Sunday, November 23, 2008

Birthdays and Chicken Day

Kisae's birthday is Friday. This is a long way off, in her almost-4-year-old view.

"My birthday taking too long," she has told me several times in the last few weeks. She said it again today. "My birthday taking too long!"

She doesn't quite have her birth date memorized but when someone asks her when her birthday is, she says, "day after Chicken Day."

She doesn't quite see the difference between a turkey and chicken, obviously. We keep telling her turkey but she keeps up the Chicken Day. Which makes us laugh. Which is probably why she keeps saying it.

Hang in there, honey. Chicken Day and your birthday are coming. Soon. Promise.

Monday, November 10, 2008

Busy with her book

I was cooking dinner when Chakisae found herself a book and settled into the most comfortable chair in the house. I stopped her "reading" to ask if she wanted me to help her put a CD in the player. She was happy for the music but a bit annoyed that she was kept from her literary pursuits.

"Now can I get back to my reading?" she said.

This was followed a few minutes later with, "Can you tell Dad I busy and I reading, and he can't talk to me?"

Quite a display of concentration for someone who can't actually read. But not out of character for a kid who sometimes takes along a tattered copy of Harry Potter when I suggest she grab a book (I think she figures if Ben reads it, she can, too).

It did make me smile to watch be so focused on the pages -- even if she had no idea what they said.

Tuesday, November 4, 2008

Some views on race and the election (from the younger set)

Ben's elementary school (like schools' across Fl. and the country) took part in a mock presidential election today. They also voted for a new state bird (out with the mocking bird, it seems). He voted for Brown Pelican. For bird, not president.

He said it seemed the school was split fairly evenly between Obama and McCain supporters, though he noticed clear differences based on skin color.

The white students, he said, seemed divided between the two candidates, with perhaps more of them leaning toward McCain. The black students were overwhelmingly (and enthusiastically) for Obama.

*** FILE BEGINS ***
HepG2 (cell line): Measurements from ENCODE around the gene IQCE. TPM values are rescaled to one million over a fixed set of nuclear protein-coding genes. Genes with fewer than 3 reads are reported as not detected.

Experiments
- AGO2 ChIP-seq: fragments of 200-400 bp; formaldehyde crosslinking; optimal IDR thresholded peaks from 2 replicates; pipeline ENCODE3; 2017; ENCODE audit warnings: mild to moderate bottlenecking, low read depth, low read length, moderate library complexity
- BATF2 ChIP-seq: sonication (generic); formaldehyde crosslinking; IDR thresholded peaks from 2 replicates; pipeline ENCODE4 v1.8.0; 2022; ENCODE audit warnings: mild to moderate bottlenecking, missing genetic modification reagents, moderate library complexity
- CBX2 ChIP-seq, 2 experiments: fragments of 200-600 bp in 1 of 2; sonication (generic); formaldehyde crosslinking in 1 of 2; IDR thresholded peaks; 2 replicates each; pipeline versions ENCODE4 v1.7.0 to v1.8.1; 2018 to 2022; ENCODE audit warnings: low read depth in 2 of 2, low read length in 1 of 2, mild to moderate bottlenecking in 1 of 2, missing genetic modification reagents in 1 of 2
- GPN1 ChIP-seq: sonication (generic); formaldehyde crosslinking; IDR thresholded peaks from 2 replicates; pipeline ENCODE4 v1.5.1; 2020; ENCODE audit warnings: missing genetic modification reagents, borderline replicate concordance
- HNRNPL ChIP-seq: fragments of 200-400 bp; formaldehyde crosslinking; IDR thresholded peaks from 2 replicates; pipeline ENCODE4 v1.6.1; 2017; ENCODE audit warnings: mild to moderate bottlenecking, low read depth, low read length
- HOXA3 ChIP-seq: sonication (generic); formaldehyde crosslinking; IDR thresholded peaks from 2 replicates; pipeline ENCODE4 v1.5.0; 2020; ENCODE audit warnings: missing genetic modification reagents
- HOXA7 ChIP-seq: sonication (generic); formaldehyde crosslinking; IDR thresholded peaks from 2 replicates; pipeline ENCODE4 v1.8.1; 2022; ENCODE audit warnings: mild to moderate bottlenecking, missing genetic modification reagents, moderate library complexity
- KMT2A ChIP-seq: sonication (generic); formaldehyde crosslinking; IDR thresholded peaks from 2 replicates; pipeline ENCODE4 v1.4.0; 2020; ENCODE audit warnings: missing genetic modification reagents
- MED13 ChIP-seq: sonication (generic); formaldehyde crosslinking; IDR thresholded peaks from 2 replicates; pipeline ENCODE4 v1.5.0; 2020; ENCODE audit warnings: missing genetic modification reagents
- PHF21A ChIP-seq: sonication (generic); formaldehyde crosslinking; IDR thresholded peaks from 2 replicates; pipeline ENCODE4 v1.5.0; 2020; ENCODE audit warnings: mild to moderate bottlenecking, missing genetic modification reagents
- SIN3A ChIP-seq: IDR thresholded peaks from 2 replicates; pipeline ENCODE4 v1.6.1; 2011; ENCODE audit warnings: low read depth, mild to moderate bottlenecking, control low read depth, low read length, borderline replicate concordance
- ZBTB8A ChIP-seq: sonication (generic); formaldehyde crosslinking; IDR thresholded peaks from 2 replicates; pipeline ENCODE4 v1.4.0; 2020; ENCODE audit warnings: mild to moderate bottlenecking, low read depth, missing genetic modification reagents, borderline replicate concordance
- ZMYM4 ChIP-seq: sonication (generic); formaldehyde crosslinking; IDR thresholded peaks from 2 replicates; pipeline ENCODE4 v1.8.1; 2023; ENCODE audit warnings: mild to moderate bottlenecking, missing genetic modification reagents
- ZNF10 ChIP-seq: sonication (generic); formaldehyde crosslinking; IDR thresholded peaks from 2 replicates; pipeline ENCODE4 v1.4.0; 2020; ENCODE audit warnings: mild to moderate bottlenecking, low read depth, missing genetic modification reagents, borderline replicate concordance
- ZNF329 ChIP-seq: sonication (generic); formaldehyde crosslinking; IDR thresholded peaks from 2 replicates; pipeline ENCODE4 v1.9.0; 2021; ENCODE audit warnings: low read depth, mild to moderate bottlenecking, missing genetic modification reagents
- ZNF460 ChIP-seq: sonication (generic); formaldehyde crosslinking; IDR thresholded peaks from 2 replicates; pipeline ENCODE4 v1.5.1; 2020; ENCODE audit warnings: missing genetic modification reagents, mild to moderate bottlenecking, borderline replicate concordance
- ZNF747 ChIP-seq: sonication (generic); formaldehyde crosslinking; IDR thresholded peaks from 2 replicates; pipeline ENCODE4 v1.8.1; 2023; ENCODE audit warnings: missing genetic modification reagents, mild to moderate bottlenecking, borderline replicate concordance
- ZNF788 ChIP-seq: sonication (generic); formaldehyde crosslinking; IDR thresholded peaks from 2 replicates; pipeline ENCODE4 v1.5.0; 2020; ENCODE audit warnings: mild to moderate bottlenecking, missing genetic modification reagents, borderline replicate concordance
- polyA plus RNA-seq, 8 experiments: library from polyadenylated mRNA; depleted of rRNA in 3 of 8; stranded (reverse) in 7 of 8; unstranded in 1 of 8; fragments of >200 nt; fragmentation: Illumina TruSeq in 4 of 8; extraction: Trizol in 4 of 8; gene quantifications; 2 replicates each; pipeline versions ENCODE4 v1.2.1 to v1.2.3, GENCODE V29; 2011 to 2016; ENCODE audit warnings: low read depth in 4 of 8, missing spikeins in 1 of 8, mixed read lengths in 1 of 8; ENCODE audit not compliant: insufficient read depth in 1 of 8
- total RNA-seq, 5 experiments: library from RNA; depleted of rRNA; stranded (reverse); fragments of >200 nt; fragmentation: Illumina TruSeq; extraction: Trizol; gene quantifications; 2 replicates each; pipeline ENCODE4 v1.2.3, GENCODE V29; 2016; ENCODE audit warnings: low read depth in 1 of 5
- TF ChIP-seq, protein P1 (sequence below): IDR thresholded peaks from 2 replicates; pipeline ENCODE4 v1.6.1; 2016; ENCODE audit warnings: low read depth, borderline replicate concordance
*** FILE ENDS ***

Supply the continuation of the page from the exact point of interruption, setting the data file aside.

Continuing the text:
And how did my little self-proclaimed exit poller know this? Well he just asked lots of people, he said.

Hearing this discussion, Chakisae chimed in that she looked like Barack Obama. "Him the same color."

I'm still amazed that my black, African-born child will soon say of the President of the U.S.A.: "Him look like me."

Monday, November 3, 2008

I a winner

I voted on Friday (early voting here in Florida). On Saturday, Chakisae discovered the "I voted" sticker I'd gotten. She smacked it on her forehead -- and declined all requests to remove it.

She wore it to a birthday party, proudly. Of course, all my efforts to take it off, to say, you don't need to wear it, were rebuffed. "I have to, Mommy. I a winner. I present (president)." Oh.

So she wore it all day Saturday. At bedtime, Jim made her take it off, figuring the cheap adhesive might start to irritate her skin. So she went to bed holding the "I voted" sticker.

On Sunday morning when I woke up, Chakisae was sitting on the couch. She pulled up her pajama top to show me that she had slapped the "I voted" sticker on her chest. "I a winner," she said.

She wore it all day Sunday. Finally, at bath time, I said it had to go. It disintegrated when I took it off and that distressed her a bit but by then it seemed to have lost most of its allure. Once she was happily playing in the water, I tossed it in the trash, and she hasn't asked for it since.

Jim will vote tomorrow. I'm telling him to keep this sticker to himself.

The Halloween photos

Chakisae had a two-costume Halloween. She was a dinosaur for her school Halloween parade and Batman for trick-or-treating. Both costumes came from Ben's collection, so we were fine with the dual outfits. More importantly, she was thrilled with both her looks (you'll have to ignore her fake-serious look in the photos). Have I mentioned she is not a girlie girl?

Ben was a gangster. So were four of his friends. They were quite the cute gang (though don't tell them that. Nine-year-old boys don't want to be cute). And that is a fake cigarette -- and a fake gun (hence the bright orange). I started out as the parent who banned gun toys. Somewhere along the way, I guess I kind of gave up that fight.